The report pegs India’s GDP at $2.51 trillion (based on the average of the past ten years), based on this India’s tax loss is placed at 0.41% of its GDP and works out to $8 per population of a billion plus.
Solutions in detail: Solutions suggested by TJN and other partners in this study, viz: Public Services International and the Global Alliance for Tax Justice, are that governments should introduce an excess profit tax on those MNCs who are making excess profits during the pandemic – such as global digital companies, in order to cut through profit shifting abuses. MNCs excess profits should be identified at the global level and not at the national level, to prevent corporations from under-reporting their profits by shifting them into tax havens and taxed using a unitary tax method.
They also propose introduction of a wealth tax, with punitive rates for opaquely-owned offshore assets. The pandemic has already seen an explosion in the asset values of the wealthy, even as unemployment has soared to record levels in many countries. Lastly, as Oecd is seen as a rich-countries conglomerate, they seek a United Nations (UN) tax convention to ensure a global and genuinely representative forum to set consistent, multilateral standards for corporate taxation, for the necessary tax cooperation between governments, and to deliver comprehensive, multilateral tax transparency.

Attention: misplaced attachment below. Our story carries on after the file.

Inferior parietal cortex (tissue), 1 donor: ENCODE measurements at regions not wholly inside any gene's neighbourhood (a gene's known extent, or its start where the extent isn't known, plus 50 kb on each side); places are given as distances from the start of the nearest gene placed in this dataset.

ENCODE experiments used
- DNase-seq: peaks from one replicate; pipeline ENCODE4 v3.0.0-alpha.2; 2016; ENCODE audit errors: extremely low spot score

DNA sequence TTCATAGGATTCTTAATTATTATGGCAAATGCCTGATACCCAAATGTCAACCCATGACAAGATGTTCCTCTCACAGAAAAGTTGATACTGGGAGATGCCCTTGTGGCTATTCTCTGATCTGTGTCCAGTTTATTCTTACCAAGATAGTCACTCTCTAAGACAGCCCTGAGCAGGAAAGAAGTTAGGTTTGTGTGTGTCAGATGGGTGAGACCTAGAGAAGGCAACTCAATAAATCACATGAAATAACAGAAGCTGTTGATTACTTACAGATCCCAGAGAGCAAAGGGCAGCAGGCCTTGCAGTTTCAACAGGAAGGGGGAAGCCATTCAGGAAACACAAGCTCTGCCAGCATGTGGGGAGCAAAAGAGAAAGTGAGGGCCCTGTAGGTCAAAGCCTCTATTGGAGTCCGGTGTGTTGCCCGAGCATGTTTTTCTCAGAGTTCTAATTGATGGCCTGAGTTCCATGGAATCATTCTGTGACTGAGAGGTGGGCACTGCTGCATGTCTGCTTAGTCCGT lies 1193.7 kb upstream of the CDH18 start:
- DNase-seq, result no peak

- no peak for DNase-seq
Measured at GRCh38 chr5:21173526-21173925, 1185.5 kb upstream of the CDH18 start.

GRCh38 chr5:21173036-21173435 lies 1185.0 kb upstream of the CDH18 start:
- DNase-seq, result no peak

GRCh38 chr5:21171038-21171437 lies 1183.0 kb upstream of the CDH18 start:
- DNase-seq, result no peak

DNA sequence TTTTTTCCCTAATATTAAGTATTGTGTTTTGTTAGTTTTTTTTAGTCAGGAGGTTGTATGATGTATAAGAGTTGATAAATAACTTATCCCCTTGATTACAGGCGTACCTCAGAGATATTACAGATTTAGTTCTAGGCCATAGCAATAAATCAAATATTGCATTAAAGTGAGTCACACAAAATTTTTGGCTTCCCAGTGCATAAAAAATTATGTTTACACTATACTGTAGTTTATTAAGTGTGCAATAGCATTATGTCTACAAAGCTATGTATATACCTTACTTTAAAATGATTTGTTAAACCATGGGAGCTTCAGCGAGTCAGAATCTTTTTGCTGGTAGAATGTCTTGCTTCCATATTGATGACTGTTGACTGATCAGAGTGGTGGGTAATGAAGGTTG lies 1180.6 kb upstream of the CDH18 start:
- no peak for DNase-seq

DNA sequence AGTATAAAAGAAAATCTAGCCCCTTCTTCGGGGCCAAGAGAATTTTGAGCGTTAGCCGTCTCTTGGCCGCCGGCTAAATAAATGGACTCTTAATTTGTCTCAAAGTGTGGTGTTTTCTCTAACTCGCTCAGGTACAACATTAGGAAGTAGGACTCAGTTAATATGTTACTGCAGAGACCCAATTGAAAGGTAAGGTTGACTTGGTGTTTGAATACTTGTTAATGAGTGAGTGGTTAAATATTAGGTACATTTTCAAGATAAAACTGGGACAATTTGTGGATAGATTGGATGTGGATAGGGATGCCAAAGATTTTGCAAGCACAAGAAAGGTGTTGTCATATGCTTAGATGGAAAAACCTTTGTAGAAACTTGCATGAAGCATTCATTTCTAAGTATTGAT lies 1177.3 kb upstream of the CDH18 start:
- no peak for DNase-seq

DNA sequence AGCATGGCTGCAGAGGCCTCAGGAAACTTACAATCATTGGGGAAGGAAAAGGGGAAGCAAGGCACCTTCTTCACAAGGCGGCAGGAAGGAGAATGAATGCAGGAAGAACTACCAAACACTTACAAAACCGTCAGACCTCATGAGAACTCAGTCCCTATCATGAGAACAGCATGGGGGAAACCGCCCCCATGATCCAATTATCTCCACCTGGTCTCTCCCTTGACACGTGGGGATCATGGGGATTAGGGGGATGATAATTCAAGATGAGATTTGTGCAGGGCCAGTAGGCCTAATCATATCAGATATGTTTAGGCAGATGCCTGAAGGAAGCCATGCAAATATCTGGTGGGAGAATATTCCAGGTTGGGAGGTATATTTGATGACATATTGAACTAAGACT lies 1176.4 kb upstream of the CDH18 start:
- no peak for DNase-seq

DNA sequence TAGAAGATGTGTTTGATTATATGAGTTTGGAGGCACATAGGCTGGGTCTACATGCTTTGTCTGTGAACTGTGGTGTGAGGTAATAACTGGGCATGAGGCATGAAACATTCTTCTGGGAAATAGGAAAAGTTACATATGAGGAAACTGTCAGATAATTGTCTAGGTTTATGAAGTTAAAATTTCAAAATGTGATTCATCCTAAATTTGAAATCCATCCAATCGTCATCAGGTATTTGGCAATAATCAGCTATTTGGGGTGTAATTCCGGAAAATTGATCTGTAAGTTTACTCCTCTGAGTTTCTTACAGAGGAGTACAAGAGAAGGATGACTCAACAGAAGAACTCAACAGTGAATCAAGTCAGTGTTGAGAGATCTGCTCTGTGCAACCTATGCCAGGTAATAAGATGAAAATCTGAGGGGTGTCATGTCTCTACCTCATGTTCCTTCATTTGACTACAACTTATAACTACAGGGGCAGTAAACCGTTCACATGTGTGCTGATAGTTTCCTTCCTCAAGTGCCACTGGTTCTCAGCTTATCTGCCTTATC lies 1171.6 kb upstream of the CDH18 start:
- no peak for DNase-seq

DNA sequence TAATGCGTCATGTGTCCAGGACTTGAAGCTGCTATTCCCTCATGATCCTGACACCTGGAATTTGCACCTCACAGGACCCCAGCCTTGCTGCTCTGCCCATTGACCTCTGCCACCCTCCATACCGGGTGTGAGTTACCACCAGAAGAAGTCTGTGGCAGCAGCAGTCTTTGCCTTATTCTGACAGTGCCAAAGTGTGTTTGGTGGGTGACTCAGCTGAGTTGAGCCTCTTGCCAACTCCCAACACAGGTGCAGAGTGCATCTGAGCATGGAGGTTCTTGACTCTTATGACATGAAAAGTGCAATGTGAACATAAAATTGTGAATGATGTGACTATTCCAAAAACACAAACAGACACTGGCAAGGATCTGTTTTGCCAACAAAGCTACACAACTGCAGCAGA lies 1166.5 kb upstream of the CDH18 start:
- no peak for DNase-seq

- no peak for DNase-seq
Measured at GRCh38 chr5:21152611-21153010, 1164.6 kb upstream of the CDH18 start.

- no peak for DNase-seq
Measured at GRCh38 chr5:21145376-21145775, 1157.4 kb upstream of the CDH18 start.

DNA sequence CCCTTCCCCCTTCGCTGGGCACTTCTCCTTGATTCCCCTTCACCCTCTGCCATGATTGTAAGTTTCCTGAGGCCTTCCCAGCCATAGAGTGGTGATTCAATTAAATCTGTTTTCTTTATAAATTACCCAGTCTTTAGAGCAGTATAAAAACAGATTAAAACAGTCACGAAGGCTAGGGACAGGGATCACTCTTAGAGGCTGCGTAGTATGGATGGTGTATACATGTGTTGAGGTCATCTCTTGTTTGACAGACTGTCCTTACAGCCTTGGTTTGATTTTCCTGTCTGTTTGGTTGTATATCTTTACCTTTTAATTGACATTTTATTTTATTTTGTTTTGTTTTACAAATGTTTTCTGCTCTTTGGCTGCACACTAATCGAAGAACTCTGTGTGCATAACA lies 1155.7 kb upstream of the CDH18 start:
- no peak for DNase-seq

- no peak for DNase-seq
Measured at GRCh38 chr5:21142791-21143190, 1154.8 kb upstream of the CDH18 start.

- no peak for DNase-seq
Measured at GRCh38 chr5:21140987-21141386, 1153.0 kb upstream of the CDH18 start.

Alex Cobham, chief executive of the Tax Justice Network, said: “A global tax system that loses over $427 billion a year is not a broken system, it’s a system programmed to fail …” “The pandemic has exposed the grave cost of turning tax policy into a tool for indulging tax abusers instead of for protecting people’s wellbeing. Now more than ever we must reprogramme our global tax system to prioritise people’s health and livelihoods over the desires of those bent on not paying tax. We are calling on governments to introduce an excess profit tax on large MNCs that have been short-changing countries for years, targeting those whose profits have soared during the pandemic while local businesses have been forced into lockdown. For the digital tech giants who claim to have our best interests at heart while having abused their way out of billions in tax, this can be their redemption tax. A wealth tax alongside this would ensure that those with the broadest shoulders contribute as they should at this critical time,” added Cobham.